Bif and Baf (their names have been changed to preserve the identity of the individuals) the two lowland Gorillas, were sitting in their night quarters, making their beds ready for the night ahead of them. The satisfied grunts and groans could be heard as he, Bif, the larger (male) of the two pinched her (baf the female`s) straw and used it for his own bit of the sleeping shelf. Baf worked un-perturbed ignoring the grumpy approach of Bif and she plonked herself down long before he had finished pulling and poking his much larger area of straw into an acceptable, to him, bed, an artisan to the end.
One of Biffs little tricks, and he had many, was to pretend to be asleep and then as an unsuspecting group of visitors came into their house he would jump with all his, very considerable strength, into the air and land vertically on the glass with all “four feet” landing at the same time. Now let me tell you 23 stone of gorilla makes one hell of a bang and the effect that it had, more than satisfied him as he climbed deliberately back onto his sleeping shelf, feigning sleep once again, and ready for the next unsuspecting visitors to appear. Visitors never hung about after they had been treated to a “Bifjump” as it had been called in the past.
I watched them through the “bullet proof glass” and wondered what would happen should one day it ever break, I left them to it while their keepers locked their quarters, and I headed home.
Sometime in the morning of the next day I was talking to a gardener standing on the lawn of the stately home that was the centre piece of the Zoo that I was associated with. We discussed the weather, the plants, and lack of visitors for that time of year etc and suddenly a commotion in the distance brought my attention to an elderly couple running towards the gate.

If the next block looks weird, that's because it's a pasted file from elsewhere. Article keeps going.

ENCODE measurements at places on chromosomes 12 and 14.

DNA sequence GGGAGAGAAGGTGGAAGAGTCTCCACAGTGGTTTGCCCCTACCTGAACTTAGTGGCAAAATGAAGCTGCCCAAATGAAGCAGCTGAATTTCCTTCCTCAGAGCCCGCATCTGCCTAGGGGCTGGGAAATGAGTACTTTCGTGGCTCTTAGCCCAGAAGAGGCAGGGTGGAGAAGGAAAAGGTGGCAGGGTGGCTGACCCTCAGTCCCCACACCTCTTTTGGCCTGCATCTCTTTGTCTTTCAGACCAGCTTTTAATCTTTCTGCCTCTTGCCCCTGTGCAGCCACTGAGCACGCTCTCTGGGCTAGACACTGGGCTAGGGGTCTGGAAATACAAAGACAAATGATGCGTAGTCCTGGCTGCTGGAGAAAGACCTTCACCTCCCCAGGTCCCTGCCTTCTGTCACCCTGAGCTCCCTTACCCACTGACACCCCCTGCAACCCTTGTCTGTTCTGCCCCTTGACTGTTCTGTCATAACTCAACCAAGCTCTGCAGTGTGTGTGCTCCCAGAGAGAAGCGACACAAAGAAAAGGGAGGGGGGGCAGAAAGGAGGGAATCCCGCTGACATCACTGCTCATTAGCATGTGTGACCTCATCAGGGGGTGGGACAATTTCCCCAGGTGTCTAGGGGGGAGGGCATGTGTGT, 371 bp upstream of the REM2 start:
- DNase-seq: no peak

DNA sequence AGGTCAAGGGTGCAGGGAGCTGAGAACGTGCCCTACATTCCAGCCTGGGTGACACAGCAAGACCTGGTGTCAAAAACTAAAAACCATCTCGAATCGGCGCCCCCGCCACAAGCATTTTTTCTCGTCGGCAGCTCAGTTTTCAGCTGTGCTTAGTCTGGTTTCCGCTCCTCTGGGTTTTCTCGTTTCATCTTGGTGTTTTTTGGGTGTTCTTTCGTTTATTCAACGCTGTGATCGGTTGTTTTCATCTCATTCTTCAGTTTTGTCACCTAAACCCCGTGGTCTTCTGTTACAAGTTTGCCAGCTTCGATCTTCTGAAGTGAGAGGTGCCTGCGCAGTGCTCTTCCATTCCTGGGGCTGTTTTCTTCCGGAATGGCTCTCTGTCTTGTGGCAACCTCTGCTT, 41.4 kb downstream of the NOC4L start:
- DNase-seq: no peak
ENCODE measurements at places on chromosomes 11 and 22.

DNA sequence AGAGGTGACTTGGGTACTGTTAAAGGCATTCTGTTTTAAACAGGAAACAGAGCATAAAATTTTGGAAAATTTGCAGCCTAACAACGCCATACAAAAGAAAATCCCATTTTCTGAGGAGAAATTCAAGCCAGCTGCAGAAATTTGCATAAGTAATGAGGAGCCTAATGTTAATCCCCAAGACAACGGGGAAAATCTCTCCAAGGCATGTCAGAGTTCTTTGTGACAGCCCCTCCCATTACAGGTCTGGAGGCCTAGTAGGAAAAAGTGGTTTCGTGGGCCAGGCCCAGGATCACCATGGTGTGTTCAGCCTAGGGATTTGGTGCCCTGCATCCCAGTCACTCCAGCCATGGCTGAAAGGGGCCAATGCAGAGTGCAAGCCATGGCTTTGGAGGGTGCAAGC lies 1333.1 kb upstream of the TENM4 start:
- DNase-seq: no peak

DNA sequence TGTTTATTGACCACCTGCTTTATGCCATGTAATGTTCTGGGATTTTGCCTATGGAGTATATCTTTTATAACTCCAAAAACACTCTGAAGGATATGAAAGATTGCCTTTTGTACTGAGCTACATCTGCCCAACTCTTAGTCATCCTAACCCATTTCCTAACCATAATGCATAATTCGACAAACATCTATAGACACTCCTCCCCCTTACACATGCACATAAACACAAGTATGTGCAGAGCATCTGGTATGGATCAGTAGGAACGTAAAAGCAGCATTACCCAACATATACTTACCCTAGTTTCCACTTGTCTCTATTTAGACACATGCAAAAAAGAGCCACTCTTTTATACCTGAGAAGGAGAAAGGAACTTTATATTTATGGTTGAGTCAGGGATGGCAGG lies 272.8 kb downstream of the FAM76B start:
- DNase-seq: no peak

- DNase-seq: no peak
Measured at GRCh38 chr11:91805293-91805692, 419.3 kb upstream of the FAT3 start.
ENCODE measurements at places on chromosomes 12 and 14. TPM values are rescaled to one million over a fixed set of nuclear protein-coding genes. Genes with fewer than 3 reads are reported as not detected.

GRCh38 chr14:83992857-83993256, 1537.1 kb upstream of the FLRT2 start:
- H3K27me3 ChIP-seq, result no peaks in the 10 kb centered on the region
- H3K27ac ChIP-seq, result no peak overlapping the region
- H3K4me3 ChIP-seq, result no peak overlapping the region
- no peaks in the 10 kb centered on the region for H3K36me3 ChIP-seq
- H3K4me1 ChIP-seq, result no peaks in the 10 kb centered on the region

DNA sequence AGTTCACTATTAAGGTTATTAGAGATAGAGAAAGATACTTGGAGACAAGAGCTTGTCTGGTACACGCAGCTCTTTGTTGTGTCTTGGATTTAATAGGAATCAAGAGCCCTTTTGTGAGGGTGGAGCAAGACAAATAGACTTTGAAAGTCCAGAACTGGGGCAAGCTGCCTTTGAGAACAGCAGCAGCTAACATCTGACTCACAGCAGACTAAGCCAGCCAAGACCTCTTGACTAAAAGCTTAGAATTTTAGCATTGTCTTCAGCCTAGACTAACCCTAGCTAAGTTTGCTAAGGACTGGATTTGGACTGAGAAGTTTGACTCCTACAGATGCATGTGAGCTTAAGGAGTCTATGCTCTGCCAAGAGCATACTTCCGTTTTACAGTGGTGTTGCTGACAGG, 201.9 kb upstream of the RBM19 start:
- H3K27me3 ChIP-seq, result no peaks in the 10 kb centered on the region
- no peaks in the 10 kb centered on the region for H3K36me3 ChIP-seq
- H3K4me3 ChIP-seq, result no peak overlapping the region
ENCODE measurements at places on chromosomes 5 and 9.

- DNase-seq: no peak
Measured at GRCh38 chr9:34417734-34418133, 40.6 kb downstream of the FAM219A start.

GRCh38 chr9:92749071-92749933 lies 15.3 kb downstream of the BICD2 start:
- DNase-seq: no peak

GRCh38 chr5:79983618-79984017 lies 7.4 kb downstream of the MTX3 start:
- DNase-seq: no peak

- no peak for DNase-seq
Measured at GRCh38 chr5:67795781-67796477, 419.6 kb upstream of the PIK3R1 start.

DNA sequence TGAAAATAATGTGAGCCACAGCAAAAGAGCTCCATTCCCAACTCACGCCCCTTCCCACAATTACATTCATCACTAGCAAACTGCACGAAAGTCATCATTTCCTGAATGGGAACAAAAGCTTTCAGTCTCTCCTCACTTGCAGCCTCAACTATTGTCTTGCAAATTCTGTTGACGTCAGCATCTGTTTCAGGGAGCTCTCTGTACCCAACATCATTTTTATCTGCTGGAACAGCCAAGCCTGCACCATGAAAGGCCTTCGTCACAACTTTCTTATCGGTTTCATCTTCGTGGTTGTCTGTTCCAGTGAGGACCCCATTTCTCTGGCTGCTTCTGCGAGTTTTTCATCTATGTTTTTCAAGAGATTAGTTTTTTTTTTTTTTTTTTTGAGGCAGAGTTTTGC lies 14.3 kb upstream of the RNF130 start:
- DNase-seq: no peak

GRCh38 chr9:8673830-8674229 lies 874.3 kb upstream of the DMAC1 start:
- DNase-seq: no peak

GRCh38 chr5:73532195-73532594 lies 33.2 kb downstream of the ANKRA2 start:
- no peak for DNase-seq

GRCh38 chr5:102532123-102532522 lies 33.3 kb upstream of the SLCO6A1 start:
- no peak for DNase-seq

I guessed that they had missed, or were late for, their coach which was a normal situation, but no, as they ran past, they waved and shouted “Gorilla’s in the misto “ pant! Pant! “ never coming here again”!!!!!!! or something like that and suddenly it occurred to me that all may not be well with the Gorilla exhibit. We, the gardener and I ran to the gorilla house where Biffs head was poking out of the public area door with a what the fu*k have I done? look on his face. He saw us running towards him and shut the door quickly disappearing inside (just as well for us). I was soon to find out exactly what would happen if the glass broke. It had!!!!
I ran around to the back of the house and saw Baf calmly sitting on the sleeping shelf and Bif slowly making his way back into the cage over rather a lot of broken glass. He looked a bit shaky and downtrodden, but was without injury. They were let out into their outside enclosure and a little later in the day, the glass was replaced (the spare a special order sheet, had been in stock for ten years and never needed until this day) both Bif and Baf were checked over by the vet, being pronounced fit if not “weary of glass” for a while. We never did contact the elderly couple who were “Biffed”, so we guessed that they were fit too, having run at speed, all the way to the gate from the Gorilla house and beyond.